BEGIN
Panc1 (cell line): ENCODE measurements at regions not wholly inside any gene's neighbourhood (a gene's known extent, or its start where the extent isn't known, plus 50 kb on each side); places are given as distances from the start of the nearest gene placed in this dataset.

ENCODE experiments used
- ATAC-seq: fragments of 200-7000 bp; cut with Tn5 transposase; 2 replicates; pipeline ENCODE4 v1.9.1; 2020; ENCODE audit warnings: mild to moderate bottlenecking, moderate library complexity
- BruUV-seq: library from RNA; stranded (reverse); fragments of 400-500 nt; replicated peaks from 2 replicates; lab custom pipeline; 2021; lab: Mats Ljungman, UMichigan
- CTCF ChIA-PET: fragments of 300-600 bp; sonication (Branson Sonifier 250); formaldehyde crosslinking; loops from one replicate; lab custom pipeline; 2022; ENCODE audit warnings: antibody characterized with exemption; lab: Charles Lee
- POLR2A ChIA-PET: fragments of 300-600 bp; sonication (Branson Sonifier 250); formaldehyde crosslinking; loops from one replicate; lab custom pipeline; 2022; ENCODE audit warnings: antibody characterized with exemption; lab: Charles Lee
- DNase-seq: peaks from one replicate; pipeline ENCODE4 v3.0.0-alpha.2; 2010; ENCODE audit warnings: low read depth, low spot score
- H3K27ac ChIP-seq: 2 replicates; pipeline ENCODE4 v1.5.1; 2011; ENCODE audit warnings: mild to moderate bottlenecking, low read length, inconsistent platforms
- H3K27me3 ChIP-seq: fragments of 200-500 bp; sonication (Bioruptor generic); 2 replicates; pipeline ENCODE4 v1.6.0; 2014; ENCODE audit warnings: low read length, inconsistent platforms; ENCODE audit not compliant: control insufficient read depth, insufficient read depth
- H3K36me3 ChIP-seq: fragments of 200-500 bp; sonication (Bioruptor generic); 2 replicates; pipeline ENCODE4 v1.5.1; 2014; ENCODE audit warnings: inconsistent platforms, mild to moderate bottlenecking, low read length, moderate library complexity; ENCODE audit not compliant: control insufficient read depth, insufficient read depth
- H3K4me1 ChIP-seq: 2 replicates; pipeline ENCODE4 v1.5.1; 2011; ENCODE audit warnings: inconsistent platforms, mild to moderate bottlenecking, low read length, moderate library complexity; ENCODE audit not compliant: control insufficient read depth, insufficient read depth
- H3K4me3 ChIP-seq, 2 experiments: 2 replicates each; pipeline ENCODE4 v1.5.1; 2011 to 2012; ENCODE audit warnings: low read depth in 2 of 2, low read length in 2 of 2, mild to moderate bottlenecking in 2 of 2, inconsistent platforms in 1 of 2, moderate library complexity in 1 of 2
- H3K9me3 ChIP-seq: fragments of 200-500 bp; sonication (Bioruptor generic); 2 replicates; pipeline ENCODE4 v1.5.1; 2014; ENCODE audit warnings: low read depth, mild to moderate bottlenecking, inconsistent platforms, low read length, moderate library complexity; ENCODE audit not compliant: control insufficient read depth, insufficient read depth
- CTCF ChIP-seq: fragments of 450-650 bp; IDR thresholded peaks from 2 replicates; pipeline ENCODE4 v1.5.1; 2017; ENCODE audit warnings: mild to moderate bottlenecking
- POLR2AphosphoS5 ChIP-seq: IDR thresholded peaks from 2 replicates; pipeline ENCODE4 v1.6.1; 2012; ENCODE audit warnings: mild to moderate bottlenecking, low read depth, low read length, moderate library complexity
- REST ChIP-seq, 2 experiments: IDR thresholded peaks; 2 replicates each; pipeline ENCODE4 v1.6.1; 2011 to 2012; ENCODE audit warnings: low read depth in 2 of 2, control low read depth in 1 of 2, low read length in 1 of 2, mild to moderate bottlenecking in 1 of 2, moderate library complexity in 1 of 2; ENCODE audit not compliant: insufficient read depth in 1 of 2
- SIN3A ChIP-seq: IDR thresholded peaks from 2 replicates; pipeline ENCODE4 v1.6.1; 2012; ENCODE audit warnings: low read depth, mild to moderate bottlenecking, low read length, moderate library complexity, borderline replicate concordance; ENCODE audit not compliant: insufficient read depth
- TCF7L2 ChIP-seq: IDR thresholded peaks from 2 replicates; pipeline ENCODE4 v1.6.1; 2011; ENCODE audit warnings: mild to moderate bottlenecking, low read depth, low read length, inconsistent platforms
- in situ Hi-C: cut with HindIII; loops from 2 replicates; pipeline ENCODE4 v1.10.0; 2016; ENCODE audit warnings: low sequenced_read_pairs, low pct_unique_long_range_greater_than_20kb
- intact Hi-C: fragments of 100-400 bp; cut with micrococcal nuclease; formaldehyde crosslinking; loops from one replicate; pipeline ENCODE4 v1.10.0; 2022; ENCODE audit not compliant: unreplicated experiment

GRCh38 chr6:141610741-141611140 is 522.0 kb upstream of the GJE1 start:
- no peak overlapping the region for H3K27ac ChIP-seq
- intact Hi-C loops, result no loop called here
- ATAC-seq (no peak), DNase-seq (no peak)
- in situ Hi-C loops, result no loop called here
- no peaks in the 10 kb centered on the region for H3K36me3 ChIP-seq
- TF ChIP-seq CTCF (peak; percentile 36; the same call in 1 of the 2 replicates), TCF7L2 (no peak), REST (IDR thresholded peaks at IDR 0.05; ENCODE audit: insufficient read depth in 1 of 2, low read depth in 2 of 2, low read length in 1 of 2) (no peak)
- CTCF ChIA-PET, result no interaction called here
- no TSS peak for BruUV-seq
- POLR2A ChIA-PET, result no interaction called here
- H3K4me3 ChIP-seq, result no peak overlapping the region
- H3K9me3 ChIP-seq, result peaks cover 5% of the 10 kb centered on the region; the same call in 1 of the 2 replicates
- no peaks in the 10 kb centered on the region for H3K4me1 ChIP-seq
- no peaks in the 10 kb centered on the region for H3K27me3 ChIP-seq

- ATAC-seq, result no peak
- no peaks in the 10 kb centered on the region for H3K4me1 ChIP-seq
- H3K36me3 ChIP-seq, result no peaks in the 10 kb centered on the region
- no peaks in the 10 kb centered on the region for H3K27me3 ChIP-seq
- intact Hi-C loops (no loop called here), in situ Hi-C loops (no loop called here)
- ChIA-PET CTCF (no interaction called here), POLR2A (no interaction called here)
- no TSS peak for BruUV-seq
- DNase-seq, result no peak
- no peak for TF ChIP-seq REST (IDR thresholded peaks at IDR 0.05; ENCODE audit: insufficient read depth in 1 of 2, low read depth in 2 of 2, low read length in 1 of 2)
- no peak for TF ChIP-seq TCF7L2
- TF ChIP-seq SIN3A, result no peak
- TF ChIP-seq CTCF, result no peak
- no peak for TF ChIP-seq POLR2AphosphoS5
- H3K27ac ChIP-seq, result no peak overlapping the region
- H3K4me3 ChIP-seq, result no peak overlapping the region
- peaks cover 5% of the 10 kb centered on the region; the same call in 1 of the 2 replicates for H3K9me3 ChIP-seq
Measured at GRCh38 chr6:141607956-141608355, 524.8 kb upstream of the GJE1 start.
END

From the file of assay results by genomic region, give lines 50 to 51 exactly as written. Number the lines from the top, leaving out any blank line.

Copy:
- peaks cover 5% of the 10 kb centered on the region; the same call in 1 of the 2 replicates for H3K9me3 ChIP-seq
Measured at GRCh38 chr6:141607956-141608355, 524.8 kb upstream of the GJE1 start.